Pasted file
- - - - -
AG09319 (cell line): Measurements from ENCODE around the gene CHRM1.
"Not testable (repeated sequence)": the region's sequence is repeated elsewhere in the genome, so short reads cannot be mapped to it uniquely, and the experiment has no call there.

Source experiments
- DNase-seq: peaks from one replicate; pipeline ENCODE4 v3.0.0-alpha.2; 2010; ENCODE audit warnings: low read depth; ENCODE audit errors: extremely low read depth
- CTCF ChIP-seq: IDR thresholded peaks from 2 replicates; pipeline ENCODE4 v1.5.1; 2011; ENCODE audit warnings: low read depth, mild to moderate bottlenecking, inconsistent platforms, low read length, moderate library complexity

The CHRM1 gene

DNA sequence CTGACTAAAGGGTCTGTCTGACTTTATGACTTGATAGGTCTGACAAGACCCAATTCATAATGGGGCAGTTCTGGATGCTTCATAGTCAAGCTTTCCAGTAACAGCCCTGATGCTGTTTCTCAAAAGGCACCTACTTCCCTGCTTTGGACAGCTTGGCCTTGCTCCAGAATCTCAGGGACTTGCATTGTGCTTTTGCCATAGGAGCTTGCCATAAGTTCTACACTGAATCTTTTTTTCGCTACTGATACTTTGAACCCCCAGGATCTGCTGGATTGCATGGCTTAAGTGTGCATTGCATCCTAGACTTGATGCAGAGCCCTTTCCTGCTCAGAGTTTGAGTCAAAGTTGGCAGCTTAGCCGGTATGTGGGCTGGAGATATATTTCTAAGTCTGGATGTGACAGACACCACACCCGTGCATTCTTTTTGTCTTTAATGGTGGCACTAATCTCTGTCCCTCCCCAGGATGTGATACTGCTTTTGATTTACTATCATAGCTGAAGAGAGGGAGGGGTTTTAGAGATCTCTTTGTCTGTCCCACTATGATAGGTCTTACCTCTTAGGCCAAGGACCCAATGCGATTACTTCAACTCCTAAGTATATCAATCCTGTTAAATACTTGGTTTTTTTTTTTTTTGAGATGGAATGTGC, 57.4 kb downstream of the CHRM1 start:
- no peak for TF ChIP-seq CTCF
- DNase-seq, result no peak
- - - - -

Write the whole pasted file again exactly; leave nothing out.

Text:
AG09319 (cell line): Measurements from ENCODE around the gene CHRM1.
"Not testable (repeated sequence)": the region's sequence is repeated elsewhere in the genome, so short reads cannot be mapped to it uniquely, and the experiment has no call there.

Source experiments
- DNase-seq: peaks from one replicate; pipeline ENCODE4 v3.0.0-alpha.2; 2010; ENCODE audit warnings: low read depth; ENCODE audit errors: extremely low read depth
- CTCF ChIP-seq: IDR thresholded peaks from 2 replicates; pipeline ENCODE4 v1.5.1; 2011; ENCODE audit warnings: low read depth, mild to moderate bottlenecking, inconsistent platforms, low read length, moderate library complexity

The CHRM1 gene

DNA sequence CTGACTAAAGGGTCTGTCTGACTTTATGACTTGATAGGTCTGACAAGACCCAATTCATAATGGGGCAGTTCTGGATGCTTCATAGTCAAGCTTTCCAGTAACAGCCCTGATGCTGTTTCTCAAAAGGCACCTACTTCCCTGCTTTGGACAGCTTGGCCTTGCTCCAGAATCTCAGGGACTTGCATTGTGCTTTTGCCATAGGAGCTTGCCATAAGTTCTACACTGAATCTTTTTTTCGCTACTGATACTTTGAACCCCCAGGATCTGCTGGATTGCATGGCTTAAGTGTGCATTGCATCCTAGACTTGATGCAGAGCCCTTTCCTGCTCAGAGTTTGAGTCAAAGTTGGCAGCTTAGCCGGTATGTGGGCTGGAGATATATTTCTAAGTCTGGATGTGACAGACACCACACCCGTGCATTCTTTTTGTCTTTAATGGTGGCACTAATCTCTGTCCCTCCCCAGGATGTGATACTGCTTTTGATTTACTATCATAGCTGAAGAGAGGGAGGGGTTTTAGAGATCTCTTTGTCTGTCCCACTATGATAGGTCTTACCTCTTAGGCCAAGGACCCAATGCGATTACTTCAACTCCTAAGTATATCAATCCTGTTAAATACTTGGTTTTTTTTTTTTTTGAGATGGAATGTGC, 57.4 kb downstream of the CHRM1 start:
- no peak for TF ChIP-seq CTCF
- DNase-seq, result no peak